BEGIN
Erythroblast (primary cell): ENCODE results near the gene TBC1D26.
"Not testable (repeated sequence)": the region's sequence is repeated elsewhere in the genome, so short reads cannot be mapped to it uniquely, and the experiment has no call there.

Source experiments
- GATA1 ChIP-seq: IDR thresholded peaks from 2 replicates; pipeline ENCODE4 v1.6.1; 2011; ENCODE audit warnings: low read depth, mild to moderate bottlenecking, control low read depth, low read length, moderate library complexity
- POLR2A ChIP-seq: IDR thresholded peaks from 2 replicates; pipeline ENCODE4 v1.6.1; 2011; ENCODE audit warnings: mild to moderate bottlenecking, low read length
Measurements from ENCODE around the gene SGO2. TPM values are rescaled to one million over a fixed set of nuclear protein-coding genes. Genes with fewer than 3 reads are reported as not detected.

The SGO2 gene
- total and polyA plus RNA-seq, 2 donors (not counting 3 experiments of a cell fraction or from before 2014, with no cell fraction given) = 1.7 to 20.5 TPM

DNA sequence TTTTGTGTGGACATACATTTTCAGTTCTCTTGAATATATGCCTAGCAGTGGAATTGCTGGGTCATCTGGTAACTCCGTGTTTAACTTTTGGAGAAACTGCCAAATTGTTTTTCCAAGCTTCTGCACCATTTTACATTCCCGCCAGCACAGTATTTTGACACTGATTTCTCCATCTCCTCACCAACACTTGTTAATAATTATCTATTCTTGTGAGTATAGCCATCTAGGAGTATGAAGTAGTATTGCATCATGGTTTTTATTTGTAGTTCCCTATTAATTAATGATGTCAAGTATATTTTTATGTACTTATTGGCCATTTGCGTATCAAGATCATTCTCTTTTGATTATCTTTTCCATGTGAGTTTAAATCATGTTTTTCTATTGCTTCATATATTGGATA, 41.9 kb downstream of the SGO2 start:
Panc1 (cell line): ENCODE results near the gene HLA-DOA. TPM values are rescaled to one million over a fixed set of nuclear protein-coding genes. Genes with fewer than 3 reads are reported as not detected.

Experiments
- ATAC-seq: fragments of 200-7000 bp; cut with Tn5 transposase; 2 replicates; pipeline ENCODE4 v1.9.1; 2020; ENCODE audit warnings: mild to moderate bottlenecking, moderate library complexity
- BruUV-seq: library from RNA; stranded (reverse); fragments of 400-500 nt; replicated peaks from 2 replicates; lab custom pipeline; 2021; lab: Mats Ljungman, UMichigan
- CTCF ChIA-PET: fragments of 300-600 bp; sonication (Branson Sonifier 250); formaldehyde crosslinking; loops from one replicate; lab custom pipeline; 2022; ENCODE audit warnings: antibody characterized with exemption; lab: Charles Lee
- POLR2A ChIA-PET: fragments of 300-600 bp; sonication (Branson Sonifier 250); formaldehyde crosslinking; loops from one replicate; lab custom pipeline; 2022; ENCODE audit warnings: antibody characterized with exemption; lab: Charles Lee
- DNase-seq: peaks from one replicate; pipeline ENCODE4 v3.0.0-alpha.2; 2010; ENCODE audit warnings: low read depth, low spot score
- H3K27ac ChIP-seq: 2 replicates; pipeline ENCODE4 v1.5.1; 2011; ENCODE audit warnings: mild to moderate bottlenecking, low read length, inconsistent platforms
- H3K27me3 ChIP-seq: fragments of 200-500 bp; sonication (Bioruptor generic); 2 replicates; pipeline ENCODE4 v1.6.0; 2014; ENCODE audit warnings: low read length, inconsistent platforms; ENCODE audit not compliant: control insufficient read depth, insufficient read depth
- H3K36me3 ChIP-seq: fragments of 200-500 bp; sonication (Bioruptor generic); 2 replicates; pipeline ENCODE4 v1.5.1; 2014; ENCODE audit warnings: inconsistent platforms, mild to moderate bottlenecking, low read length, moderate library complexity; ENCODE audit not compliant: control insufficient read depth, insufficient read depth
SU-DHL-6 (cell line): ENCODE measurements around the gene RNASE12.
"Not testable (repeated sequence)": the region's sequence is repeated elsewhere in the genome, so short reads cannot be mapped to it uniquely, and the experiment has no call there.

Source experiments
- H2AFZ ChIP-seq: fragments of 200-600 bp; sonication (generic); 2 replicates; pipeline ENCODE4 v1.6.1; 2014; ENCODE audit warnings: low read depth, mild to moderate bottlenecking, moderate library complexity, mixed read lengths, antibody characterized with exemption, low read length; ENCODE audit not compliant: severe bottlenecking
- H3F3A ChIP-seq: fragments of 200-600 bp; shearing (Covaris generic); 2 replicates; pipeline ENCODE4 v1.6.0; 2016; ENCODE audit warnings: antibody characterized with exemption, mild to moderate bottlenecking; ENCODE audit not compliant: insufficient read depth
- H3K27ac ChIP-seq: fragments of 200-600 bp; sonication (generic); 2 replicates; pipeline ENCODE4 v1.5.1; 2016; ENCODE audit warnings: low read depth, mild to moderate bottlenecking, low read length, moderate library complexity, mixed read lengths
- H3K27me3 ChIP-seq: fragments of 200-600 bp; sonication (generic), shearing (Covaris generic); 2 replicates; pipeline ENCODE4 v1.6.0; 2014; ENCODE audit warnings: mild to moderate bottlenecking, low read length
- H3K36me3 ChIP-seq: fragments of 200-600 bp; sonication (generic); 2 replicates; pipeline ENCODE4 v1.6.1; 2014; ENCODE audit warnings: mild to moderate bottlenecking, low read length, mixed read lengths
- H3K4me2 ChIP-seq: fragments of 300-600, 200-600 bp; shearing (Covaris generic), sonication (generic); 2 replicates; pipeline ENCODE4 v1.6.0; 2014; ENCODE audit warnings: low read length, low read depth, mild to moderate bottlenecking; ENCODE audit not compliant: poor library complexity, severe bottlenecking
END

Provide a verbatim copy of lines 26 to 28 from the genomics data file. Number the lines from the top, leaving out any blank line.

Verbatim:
- H3K27me3 ChIP-seq: fragments of 200-600 bp; sonication (generic), shearing (Covaris generic); 2 replicates; pipeline ENCODE4 v1.6.0; 2014; ENCODE audit warnings: mild to moderate bottlenecking, low read length
- H3K36me3 ChIP-seq: fragments of 200-600 bp; sonication (generic); 2 replicates; pipeline ENCODE4 v1.6.1; 2014; ENCODE audit warnings: mild to moderate bottlenecking, low read length, mixed read lengths
- H3K4me2 ChIP-seq: fragments of 300-600, 200-600 bp; shearing (Covaris generic), sonication (generic); 2 replicates; pipeline ENCODE4 v1.6.0; 2014; ENCODE audit warnings: low read length, low read depth, mild to moderate bottlenecking; ENCODE audit not compliant: poor library complexity, severe bottlenecking